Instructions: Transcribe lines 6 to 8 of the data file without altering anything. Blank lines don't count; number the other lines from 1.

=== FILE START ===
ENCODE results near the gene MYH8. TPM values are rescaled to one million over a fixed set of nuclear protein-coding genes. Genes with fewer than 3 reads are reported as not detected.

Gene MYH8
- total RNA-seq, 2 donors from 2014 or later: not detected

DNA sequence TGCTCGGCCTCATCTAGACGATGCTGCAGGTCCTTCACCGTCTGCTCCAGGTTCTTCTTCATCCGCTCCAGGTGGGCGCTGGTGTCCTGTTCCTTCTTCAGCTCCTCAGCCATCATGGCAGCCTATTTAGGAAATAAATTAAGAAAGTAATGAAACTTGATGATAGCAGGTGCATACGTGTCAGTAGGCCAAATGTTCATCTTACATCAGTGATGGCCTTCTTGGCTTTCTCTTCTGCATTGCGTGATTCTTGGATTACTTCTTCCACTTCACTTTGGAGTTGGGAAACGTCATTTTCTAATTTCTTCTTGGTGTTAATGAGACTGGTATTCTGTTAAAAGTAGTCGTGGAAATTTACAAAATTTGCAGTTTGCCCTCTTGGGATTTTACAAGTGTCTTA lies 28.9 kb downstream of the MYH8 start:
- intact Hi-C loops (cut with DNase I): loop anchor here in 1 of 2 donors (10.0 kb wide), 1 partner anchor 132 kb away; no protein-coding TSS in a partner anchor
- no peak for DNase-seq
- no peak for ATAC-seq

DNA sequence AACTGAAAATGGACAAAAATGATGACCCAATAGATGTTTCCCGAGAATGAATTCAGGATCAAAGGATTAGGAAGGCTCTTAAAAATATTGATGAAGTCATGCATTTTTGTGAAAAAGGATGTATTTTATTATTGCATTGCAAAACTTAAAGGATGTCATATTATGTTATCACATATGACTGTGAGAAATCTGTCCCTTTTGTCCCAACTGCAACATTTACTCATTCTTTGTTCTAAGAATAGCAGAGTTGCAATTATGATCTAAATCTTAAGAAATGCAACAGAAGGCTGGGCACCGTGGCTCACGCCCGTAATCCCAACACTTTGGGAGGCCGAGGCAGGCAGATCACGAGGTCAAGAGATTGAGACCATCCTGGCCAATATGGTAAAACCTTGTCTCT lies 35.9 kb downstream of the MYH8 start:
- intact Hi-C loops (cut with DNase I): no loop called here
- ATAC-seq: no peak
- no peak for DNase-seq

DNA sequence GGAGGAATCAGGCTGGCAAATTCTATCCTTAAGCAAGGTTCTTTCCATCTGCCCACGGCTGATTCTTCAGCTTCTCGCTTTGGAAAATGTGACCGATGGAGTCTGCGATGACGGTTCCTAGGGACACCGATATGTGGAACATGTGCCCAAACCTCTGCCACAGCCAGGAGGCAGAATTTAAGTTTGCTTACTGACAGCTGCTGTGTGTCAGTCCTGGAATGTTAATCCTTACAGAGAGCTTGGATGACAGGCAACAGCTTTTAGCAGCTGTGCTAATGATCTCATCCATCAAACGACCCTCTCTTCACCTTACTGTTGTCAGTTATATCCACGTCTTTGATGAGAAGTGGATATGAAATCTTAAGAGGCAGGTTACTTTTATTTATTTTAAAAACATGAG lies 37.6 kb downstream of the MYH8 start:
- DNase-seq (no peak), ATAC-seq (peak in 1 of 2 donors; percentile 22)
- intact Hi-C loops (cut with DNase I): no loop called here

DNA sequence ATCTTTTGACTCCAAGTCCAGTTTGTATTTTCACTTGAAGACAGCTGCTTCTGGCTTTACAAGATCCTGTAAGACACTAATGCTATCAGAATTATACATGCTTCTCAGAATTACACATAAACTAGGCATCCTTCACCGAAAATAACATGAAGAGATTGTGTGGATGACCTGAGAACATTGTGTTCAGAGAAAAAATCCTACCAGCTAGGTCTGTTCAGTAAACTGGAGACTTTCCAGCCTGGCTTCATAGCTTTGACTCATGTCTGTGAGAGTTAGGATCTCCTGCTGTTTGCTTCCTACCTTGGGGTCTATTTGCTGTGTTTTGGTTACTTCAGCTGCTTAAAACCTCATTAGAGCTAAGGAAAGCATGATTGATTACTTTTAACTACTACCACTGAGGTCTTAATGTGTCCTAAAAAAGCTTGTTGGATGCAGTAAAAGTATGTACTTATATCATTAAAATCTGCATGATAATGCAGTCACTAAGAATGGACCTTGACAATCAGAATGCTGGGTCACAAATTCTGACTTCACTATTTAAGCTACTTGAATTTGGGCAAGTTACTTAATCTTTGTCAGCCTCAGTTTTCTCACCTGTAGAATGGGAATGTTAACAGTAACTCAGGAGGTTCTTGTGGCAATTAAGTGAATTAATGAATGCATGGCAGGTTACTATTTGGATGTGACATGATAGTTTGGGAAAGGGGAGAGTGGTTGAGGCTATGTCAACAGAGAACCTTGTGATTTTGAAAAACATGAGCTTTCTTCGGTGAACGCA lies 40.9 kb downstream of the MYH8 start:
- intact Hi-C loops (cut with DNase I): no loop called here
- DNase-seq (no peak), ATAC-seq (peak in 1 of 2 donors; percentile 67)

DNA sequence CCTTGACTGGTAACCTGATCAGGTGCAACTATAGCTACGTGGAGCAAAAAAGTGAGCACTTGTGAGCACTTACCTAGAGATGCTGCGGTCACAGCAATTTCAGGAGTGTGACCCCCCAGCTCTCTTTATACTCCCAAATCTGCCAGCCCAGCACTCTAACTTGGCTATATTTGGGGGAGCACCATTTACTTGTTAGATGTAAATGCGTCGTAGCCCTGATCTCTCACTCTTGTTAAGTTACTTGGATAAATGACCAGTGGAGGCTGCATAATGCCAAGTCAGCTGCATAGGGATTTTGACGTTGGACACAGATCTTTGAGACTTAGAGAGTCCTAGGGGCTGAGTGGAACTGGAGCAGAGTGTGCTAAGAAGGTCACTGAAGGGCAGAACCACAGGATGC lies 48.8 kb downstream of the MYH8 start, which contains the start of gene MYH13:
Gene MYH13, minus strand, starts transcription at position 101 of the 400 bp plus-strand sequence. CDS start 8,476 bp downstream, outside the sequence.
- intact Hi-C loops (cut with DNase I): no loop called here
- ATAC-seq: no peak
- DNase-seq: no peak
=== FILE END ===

- no peak for DNase-seq
- no peak for ATAC-seq

DNA sequence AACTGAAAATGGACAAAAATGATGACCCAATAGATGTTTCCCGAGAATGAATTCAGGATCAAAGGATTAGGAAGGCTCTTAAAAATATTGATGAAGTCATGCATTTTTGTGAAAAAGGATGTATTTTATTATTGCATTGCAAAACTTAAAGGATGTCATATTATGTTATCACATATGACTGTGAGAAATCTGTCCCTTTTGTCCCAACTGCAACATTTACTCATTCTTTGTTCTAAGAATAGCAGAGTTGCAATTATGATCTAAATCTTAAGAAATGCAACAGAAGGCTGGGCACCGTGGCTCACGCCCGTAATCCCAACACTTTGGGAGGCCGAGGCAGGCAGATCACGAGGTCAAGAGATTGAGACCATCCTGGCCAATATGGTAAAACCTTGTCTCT lies 35.9 kb downstream of the MYH8 start: